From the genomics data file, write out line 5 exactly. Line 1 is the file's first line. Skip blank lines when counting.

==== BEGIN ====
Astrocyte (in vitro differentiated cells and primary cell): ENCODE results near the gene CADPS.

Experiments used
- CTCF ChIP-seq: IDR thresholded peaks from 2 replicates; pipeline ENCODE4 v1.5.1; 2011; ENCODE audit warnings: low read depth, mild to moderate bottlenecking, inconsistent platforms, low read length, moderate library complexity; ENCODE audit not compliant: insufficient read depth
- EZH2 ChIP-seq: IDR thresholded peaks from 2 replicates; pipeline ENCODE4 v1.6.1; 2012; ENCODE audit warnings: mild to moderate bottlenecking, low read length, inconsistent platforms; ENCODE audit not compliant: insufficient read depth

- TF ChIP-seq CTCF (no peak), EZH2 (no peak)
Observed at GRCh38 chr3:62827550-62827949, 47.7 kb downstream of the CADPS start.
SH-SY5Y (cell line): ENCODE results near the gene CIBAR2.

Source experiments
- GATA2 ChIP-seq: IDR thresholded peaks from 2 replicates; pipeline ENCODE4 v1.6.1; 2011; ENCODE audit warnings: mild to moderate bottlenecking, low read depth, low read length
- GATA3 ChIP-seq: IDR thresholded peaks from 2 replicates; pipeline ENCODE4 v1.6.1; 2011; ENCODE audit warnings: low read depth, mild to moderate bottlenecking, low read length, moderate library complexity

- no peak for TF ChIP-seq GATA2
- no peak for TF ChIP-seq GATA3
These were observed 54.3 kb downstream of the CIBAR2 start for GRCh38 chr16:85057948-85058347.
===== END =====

- TF ChIP-seq CTCF (no peak), EZH2 (no peak)